Apart from the big screen TVs, lawn furniture, toys and other household goods that littered the island after Hurricane Ivan, scattered roof shingles added considerably to the collage.
Studies of house damage in Florida following hurricanes found, however, that shingles do very well if they were attached correctly, especially the three-tab self-sealing fiberglass asphalt. These shingles have a nearly nonexistent (flat) profile that gives the wind no hold on them, and their leading edges are glued to the shingles in the lower course, a plus in withstanding hurricanes, states a GIS press release.
Local building contractor Lee Maragh agrees.
‘We have found that properly installed shingles held up well against Hurricane Ivan.’
He advises people to employ a certified contractor when repairing shingles as there are many different brands that might require different ways of installation.
Some brands of shingles have an adhesive strip that will give the shingles extra staying power. The heat of the sun activates the adhesive, but it needs time to cure, which is why some new roofs that were installed just before the storm, sustained damage, Mr Maragh says.
‘One big misconception is that one needs to remove the strip of cellophane paper from the shingle before installing it. This strip of paper is only there to keep the self-sealing cement along the edges from gluing the shingles together in the shipping bundles.’
However, Public Works’ Chief Engineer Mr Colford Scott, emphasizes that people should carefully read the manufacturer’s requirements as some shingle brands may require the removal of these strips before installation. In those cases, failure to do so will undermine the shingles’ ability to stick and make them vulnerable to high winds.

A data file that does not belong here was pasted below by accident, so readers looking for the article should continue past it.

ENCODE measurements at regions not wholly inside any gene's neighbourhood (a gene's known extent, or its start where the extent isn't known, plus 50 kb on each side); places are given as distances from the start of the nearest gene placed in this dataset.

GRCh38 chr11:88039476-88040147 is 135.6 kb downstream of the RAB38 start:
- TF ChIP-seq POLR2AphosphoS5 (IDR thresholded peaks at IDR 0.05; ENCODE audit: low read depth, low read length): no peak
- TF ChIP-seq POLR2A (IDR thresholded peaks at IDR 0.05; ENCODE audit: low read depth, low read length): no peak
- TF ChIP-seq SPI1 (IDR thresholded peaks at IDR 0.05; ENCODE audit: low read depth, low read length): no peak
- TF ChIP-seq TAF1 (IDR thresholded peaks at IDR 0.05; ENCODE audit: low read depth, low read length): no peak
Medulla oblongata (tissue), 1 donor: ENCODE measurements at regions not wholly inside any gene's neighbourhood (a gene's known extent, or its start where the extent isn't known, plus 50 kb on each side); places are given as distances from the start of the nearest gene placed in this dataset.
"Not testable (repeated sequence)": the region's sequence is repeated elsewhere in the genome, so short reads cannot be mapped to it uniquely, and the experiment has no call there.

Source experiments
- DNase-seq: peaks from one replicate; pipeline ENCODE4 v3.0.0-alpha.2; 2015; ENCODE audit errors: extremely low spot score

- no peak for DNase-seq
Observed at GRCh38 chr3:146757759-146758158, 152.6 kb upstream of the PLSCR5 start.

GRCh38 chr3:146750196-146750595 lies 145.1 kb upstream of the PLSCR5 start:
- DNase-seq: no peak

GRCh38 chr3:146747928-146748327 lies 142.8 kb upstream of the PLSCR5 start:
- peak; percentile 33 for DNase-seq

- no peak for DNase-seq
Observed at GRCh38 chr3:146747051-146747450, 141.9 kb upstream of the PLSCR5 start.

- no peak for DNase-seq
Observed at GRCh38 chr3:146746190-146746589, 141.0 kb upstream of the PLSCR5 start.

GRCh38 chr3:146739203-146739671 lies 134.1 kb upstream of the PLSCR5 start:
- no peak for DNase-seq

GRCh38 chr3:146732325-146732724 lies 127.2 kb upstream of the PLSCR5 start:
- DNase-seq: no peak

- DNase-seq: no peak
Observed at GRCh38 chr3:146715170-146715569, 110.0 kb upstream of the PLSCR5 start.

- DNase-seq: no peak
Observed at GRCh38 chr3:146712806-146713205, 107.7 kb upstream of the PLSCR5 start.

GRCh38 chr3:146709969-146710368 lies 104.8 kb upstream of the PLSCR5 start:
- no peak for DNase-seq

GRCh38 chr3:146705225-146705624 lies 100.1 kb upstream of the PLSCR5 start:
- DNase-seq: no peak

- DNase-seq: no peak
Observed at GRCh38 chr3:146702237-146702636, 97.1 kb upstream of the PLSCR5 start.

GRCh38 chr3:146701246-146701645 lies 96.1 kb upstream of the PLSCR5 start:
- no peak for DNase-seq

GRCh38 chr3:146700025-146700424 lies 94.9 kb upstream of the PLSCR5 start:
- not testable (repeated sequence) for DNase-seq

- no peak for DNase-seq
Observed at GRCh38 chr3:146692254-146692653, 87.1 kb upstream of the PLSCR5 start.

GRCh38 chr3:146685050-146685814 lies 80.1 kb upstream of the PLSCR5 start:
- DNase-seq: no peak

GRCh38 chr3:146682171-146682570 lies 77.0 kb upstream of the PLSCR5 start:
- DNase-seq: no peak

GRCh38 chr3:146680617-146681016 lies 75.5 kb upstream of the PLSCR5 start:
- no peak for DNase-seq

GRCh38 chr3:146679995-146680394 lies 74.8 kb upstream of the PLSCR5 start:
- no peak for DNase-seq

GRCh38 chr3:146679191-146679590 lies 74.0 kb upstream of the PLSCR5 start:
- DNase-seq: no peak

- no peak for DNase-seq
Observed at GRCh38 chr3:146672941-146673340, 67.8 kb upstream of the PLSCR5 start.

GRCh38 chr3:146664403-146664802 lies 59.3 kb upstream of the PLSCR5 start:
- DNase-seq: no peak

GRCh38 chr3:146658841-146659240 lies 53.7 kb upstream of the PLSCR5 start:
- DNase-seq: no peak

Other advice: take down the old shingles when it is cooler – in the mornings or early evenings – and install new shingles when the sun is out, as shingles are more pliable when they are hot. A flat felt surface also makes installation easier, adds Mr Maragh.
The US Asphalt Roofing Manufacturers Association recommends that asphalt shingles should be glued to the drip edges with roofing cement along the eaves and the gable ends. The exposure of shingles should also be reduced to four inches and the shingles should be attached with six nails instead of the usual four.
As a result of Hurricane Andrew, Dade County no longer allows contractors to use staples when installing shingles as there have been too many cases of overdriven staples passing right through the shingles.
The association also recommends that all flashings should be cemented down and nailed on four- inch centres.
With the proper overlapping and nailing down of shingles being a skill that requires experience, it is always better to use a certified contractor to install a new roof.
However those who choose to fix their own roofs can do so successfully if they do enough research, says Contractor Dan Morisseau.
‘Shingles usually come with the proper installation instructions. If not, these instructions can be found on the company’s website. The biggest mistake people can make is to rush into a project without researching the job specifications and techniques required by the manufacturer.’
Mr Morrisseau advises people to pay special attention to the following when installing shingles:
• Proper nailing pattern of shingles
• Proper overlapping of shingles
• Type and composition of nails used to install shingles
• Spacing of nails when installing shingles
Although some shingles come with a guarantee of up to 20 years, people should be mindful that all roofing material has a certain life cycle and when it exceeds that, it will become vulnerable.